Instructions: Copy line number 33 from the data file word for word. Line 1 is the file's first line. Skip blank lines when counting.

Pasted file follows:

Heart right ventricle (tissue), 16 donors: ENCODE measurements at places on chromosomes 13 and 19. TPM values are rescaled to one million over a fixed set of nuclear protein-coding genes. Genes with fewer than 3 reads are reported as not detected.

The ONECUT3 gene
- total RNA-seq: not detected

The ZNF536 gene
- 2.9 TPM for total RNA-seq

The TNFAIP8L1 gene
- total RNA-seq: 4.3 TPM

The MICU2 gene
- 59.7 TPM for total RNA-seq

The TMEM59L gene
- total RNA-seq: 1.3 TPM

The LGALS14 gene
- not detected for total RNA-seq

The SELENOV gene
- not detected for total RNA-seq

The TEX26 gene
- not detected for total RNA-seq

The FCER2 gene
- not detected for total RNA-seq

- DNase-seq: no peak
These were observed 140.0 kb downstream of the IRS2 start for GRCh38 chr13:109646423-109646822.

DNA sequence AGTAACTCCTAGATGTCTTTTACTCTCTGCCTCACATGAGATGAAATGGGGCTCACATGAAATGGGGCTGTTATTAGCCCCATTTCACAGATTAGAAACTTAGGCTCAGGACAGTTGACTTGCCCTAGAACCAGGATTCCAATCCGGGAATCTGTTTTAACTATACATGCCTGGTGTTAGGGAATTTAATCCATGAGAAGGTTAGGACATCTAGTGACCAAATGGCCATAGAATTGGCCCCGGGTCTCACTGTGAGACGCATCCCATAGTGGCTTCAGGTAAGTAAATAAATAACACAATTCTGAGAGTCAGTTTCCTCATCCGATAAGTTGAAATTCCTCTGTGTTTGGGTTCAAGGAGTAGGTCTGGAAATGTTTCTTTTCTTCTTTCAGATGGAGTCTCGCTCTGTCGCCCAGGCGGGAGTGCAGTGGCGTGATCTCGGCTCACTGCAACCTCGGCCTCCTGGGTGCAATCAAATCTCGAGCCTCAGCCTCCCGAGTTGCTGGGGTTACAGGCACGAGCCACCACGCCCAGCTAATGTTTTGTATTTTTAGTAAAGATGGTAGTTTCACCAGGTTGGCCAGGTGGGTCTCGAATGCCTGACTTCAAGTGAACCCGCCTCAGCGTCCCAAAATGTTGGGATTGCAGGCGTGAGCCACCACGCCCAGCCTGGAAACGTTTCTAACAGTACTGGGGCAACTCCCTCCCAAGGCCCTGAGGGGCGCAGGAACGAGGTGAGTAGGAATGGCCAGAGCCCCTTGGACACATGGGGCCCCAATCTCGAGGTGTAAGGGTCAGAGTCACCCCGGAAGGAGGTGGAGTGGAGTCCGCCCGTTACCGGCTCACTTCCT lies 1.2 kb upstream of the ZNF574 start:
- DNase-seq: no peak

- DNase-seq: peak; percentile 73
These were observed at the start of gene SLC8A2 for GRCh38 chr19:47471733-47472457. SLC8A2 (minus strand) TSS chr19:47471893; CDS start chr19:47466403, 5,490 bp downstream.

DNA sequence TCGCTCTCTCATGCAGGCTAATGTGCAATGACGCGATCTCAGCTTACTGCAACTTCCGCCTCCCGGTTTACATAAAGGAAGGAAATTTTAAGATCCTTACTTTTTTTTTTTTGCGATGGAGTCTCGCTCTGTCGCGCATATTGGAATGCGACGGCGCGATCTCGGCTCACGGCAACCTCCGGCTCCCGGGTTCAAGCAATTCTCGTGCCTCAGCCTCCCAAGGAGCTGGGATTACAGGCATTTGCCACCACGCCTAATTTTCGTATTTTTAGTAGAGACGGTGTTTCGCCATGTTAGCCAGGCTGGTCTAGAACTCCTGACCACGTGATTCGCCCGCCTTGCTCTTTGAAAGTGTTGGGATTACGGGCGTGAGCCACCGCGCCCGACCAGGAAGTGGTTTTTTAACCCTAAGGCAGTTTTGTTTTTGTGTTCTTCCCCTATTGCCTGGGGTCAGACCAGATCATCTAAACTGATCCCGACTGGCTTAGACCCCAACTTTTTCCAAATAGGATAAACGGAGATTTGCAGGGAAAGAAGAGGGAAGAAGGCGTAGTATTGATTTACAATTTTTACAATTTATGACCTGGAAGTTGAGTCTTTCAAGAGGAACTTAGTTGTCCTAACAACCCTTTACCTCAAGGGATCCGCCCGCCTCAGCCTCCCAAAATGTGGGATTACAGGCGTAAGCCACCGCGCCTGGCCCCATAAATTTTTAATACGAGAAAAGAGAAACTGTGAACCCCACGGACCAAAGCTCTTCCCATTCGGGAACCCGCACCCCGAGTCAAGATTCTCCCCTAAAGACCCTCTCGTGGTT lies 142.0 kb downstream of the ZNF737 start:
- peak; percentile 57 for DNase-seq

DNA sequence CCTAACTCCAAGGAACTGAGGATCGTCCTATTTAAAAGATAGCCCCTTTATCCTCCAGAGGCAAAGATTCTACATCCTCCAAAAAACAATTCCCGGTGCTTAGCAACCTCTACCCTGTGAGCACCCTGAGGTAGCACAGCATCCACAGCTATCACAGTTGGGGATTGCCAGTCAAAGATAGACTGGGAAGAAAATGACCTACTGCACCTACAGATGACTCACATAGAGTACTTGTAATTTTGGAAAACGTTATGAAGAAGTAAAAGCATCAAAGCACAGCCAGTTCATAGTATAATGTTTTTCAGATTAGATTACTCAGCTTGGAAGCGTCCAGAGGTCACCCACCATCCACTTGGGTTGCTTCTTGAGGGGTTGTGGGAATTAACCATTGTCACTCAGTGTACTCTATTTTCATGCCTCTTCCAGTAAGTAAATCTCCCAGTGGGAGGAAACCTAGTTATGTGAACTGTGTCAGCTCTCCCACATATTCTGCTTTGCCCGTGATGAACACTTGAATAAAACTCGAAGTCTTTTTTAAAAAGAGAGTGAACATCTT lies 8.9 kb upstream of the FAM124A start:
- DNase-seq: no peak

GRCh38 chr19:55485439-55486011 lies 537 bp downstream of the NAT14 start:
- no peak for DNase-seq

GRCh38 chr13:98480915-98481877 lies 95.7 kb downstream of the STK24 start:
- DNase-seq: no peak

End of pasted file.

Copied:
- DNase-seq: no peak